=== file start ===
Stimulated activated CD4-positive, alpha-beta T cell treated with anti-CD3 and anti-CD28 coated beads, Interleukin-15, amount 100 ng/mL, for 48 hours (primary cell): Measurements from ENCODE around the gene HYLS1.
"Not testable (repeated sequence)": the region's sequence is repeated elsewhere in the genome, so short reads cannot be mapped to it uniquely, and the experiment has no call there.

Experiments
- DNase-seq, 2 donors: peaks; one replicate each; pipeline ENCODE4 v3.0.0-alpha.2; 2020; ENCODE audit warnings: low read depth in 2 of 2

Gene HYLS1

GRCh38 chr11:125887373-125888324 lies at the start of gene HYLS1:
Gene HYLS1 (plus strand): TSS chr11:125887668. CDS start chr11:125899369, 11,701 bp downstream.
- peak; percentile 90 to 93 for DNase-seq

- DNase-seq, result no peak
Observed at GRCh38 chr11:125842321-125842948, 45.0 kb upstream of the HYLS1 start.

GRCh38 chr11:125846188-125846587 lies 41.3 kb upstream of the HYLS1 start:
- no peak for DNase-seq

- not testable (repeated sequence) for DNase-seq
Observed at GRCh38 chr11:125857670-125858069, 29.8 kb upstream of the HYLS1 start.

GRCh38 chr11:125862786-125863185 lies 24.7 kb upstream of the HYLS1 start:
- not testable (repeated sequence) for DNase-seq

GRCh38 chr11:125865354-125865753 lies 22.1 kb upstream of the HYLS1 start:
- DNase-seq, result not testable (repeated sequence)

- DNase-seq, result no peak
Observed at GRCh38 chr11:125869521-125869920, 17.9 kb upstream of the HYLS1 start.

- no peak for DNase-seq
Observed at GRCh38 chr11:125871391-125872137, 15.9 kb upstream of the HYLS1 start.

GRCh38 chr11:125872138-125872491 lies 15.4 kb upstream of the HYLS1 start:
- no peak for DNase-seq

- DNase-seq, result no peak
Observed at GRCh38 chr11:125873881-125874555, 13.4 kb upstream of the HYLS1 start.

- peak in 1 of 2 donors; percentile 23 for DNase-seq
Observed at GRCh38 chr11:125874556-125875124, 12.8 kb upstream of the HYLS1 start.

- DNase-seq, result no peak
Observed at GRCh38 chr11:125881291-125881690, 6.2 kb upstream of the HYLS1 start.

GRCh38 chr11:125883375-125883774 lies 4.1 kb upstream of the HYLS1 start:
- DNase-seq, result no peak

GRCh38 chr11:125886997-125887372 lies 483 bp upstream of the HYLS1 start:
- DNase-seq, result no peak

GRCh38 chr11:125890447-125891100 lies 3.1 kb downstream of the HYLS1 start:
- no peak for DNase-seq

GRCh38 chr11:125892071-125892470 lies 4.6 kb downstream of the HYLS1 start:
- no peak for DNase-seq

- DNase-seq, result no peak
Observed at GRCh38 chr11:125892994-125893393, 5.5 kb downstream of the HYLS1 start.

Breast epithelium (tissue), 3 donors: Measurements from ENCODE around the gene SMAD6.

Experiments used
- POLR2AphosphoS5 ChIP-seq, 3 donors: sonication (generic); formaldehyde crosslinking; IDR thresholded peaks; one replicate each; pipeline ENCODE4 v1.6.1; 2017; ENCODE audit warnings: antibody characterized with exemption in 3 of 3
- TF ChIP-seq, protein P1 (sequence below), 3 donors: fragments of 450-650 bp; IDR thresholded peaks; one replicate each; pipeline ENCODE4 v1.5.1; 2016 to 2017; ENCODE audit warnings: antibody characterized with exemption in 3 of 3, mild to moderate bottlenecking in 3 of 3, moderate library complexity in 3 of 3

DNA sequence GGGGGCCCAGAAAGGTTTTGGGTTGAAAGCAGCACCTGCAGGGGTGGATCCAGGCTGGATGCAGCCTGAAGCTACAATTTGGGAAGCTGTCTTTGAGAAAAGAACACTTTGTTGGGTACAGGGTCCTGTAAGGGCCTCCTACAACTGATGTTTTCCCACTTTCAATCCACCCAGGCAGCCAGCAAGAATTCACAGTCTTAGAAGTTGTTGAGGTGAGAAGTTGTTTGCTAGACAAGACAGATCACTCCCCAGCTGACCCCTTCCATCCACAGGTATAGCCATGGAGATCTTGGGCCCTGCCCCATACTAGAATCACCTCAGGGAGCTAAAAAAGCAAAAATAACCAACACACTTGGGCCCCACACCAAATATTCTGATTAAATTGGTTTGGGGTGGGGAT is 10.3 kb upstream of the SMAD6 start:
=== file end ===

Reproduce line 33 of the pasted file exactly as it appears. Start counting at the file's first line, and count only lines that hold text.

GRCh38 chr11:125886997-125887372 lies 483 bp upstream of the HYLS1 start: